This is a drawn-out story of my experience taking a return train trip from Delhi to Jaipur. I get dramatic here. If you want a fuss-free TLDR version of my train travel in India, click here. While our Delhi to Jaipur train went pretty smoothly, we almost missed our train back to Delhi.
I was traveling with Reuben, a teacher in Singapore that I met on a dive trip. He’s dope. He was originally from India, and happened to be back home in India for the school term break. I was in India at the same time for work. I pretty much dragged him everywhere in Delhi. And now Jaipur.
THE UBER NIGHTMARE
Uber has been ultra good to us prior to this. We used it constantly and often it was cheaper than opportunistic auto rickshaws. Our train back to Delhi was departing at 6am, and we checked out from our hotel at the early hours of 5.15am. Our hotel was just a five-minute drive away, but we’re cautious like that.
We immediately rang for an Uber once we’re done checking out, which took longer than expected. The first driver we got was some five minutes away. So we waited. Five minutes later, he became 10 minutes away. And get this, he never moved from his spot.
We quickly cancelled that trip and called for another one. This time round the Uber was 10 minutes away. That’s ok… we can still make it with plenty of time. It was about 5.35am at that point.
Five minutes later, the Uber became… 12 minutes. He had also moved about an inch on our app. We got a little panicky at this point. What was going on, and how are we going to get to the train station. We cancelled the ride, and called for yet again another Uber. The next Uber we got was, you guessed it, 10 minutes away.
Let’s Get the Auto
We were staying at the Hilton Jaipur, which didn’t allow autorickshaws in, but at that point we didn’t care. Reuben went by the roadside to catch a free autorickshaw while I monitor this 10-minute-away Uber on the app. A few moments later, the Uber was still 10 minutes away, and yup, it never moved from its spot.
Around that same time, Reuben rushed back in.
“That’s cool, I guess we’re taking the auto then,” I thought.
“Yo there’s no free autos AT ALL,” said Reuben. All of the autos that went past were not empty, which was unusual. The common image of lines of autos waiting by the roadside popped into my head.
At that time it was 5.50am.
Our train leaves at 6am.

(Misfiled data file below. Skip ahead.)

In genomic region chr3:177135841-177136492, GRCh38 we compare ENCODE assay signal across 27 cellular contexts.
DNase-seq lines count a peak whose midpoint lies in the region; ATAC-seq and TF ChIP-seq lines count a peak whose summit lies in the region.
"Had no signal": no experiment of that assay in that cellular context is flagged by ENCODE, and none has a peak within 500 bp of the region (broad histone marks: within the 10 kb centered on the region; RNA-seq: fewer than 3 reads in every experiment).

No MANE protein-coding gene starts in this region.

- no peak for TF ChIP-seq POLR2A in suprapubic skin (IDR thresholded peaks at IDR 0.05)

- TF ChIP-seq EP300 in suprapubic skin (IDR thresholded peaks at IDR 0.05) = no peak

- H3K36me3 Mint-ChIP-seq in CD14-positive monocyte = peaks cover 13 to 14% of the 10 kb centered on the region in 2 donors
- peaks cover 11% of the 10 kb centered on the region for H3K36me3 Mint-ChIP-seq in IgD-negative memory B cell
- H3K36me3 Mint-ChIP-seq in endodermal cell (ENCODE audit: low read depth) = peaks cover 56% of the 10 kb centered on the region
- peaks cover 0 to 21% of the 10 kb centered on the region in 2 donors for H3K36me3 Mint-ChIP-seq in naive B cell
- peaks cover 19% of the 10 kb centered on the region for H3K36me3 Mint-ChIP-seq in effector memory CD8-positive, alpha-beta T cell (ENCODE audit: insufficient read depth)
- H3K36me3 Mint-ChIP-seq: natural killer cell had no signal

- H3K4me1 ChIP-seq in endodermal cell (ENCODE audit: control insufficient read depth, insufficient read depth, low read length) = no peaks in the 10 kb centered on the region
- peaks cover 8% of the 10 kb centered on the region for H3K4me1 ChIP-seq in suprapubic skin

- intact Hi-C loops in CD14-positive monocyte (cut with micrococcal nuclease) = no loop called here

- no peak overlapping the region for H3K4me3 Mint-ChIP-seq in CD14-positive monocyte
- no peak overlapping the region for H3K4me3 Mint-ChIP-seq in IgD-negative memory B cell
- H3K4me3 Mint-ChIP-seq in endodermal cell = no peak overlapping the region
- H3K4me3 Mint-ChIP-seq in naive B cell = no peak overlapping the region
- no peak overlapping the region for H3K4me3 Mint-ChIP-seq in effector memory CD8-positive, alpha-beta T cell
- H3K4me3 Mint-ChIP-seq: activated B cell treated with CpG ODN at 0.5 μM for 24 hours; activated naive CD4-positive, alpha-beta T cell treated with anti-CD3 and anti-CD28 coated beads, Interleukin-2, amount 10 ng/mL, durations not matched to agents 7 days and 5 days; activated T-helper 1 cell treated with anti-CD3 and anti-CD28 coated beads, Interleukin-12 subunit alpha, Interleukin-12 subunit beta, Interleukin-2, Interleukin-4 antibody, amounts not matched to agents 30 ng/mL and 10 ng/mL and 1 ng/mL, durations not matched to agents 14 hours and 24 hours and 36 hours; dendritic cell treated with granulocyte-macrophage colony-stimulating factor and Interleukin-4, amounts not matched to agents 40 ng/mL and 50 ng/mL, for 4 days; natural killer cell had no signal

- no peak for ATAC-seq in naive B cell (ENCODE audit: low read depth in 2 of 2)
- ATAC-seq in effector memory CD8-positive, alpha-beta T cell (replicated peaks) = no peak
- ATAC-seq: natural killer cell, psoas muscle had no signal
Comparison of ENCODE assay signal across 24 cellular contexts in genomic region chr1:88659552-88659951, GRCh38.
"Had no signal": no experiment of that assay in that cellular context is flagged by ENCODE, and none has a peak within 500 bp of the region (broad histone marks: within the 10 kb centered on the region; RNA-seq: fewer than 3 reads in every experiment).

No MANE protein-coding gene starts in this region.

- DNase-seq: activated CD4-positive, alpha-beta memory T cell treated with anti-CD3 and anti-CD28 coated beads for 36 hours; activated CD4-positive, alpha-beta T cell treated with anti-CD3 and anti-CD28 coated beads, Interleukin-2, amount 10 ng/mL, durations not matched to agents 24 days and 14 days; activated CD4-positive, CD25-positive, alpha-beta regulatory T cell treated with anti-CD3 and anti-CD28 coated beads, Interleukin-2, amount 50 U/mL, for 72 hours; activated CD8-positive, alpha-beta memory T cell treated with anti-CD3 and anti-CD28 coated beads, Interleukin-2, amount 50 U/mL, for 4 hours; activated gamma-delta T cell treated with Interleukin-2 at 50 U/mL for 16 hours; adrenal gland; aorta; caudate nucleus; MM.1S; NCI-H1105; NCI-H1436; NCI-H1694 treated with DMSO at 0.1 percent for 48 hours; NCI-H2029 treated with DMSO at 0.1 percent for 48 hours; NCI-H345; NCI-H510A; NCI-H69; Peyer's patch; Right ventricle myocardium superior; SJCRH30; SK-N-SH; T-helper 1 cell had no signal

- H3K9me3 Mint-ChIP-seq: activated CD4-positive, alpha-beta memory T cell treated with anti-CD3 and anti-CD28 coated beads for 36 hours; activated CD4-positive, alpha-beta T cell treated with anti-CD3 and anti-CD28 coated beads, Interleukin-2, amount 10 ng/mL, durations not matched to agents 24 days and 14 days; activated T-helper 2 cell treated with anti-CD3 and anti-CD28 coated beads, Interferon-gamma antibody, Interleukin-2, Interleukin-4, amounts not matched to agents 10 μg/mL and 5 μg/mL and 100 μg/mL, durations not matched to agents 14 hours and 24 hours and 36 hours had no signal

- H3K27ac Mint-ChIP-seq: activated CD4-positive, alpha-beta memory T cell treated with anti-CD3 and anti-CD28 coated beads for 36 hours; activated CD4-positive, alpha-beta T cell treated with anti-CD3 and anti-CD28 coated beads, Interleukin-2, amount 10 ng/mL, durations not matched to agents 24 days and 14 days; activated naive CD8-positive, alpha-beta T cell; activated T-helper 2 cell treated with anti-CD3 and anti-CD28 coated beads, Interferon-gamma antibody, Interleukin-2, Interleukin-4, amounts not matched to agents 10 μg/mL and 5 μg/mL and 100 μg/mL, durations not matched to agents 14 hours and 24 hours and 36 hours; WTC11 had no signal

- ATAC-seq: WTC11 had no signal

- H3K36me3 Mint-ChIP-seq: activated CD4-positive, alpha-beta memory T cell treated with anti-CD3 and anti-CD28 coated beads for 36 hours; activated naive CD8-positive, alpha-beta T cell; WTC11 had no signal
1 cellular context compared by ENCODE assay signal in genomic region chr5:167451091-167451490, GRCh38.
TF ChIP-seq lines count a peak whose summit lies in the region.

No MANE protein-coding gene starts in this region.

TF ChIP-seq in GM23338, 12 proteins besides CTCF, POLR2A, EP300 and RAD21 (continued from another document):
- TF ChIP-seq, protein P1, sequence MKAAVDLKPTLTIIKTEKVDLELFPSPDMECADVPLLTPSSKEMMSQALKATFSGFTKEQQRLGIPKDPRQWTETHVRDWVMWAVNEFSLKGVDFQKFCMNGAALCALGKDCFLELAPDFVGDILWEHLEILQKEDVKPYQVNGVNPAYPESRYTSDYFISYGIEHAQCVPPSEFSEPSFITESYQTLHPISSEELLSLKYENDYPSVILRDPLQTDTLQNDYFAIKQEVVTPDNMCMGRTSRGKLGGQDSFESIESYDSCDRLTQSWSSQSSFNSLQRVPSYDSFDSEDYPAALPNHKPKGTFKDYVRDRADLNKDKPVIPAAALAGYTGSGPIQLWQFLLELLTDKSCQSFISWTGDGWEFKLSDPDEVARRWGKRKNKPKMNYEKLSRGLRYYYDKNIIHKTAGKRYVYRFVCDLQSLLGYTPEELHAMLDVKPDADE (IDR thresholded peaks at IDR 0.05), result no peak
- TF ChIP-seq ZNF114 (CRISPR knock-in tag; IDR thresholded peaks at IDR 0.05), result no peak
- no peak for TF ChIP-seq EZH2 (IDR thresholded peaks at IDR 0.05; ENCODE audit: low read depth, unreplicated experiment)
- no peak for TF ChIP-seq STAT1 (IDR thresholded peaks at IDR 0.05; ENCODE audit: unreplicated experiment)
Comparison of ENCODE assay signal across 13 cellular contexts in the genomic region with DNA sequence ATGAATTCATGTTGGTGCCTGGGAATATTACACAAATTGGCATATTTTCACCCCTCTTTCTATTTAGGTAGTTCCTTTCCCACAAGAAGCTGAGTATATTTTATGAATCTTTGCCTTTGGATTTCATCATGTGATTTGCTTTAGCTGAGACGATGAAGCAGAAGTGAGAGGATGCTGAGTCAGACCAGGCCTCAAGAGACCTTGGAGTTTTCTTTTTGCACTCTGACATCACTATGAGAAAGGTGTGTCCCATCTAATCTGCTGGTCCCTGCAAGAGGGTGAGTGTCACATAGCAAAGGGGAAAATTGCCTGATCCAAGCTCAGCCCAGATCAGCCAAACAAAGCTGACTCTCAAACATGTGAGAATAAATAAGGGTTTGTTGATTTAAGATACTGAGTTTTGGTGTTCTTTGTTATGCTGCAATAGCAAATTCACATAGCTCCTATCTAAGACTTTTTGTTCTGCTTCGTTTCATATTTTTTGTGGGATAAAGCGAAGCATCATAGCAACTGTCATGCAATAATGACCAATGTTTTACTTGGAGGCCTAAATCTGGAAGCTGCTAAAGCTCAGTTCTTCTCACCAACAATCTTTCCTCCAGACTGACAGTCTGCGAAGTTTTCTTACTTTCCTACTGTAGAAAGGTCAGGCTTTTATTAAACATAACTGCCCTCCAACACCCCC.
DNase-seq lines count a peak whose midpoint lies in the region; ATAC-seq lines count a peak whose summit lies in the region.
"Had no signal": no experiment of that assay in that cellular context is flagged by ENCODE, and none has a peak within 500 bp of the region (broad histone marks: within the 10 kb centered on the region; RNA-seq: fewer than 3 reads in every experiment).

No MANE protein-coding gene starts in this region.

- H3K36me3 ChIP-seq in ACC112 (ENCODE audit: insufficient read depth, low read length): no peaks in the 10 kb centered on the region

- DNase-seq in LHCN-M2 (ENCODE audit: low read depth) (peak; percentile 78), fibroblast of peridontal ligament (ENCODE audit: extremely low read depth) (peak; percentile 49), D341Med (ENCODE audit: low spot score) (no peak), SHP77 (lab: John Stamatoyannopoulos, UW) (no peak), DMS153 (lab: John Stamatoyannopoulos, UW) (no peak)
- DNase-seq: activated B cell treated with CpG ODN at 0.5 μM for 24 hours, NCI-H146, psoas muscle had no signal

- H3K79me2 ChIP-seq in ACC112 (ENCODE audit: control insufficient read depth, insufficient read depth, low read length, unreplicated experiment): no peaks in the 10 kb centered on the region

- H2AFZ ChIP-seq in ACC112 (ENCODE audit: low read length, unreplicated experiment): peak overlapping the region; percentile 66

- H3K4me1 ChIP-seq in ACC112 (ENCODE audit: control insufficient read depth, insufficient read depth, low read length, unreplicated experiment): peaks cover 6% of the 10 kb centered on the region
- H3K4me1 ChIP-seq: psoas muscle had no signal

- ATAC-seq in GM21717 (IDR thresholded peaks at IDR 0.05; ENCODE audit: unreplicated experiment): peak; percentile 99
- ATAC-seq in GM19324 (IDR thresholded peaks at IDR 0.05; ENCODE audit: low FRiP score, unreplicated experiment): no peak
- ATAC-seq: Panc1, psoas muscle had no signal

With nary a choice, we immediately called for the hotel taxi. It arrived soon enough, and the driver drove as fast as he could to get us to the train station. I can’t remember the exact price of that ride – but I remembered the five minute ride costing the same as half of our train ride.
FIVE MINUTE MAD DRIVE LATER
We dashed to the security checkpoint and dumped our things on the belt. I’m pretty sure we cut in front of some people, but this was India and it was a mad frenzy already without our help. Nobody seemed to mind.
We squinted at the old grainy monitor screen to check for our platform number. Of course it was on the other end of the bridge. Reuben grabbed my luggage and climbed the stairs, while I tagged alongside with pathetic pleas of “oh no please please I can carry it don’t worry.” Reuben ignored me.
We landed on the foot of the steps and saw our train standing there serenely, almost as if chiding us “we wouldn’t leave without you silly goose.” The peaceful atmosphere change on the quiet platform was a welcome change from the chaos minutes ago.
“Phew. we made it with 5 minutes to spare,” said Reuben, as we walked briskly towards our cabin number.
“Omg, yeah,” I panted back in relief.
Reuben held on to my luggage (I think because his man legs can move faster than mine) and handed me the paper ticket he was holding. Naturally I glanced down at it. Then I glanced up to the cabin number we’re rushing towards.
“Dude, we’re on the 6am train,” I said.
“Nah, we’re 6.05 am,” said Reuben.
“No, our train to Jaipur, is 6.05 am. This,” I said, as I flipped the paper ticket to the backside. “Is this train. 6 am.”
I’m realising the peace and quiet on the platform was because everyone’s already on the damn train.
“Those seats are on the other end!!!” Reuben exclaimed, eyes widen.
“Ok Sha, we’re going to run as far as possible to the other end now, otherwise we’ll have a hell of a time with your luggage on board,” the resolute Reuben said.
“The train will move we might need jump in.”
“ok-wait no what- “
As if right on cue, the train began moving. We were running and wheeling my luggage along at this point.
“Now! Jump in first!”
And so I jumped into a (slow) moving train. I don’t recall any thought or emotion at that time, except how insane this all is.
Once I got on I turned and grabbed the luggage Reuben was hauling over to me. I wheeled it in to make room for Reuben to jump on-board.
We made it.
“DOPE.” I said.
We rolled our way down the carriages. The cabins had upper and lower seat tiers, which meant a lot of going up and down short staircases with my cumbersome luggage in tow. We got to our seats, put in one last effort to heave my luggage overhead, and plonked on our seats.
Then we binged on multiple cups of chai to reward our morning physical and emotional exercise. Nothing like good ol’ fashioned panic attacks and anxiety to stretch those tight stress muscles. *awkward laugh *
But damn, looking back that was fun.
I can also legitly say:
I jumped into a moving train in India.
1. Arrive at train station 30 minutes in advance.
2. Luggages are stupid.
3. There are no Ubers in the morning in Jaipur.
4. But short train travel in India is still dope.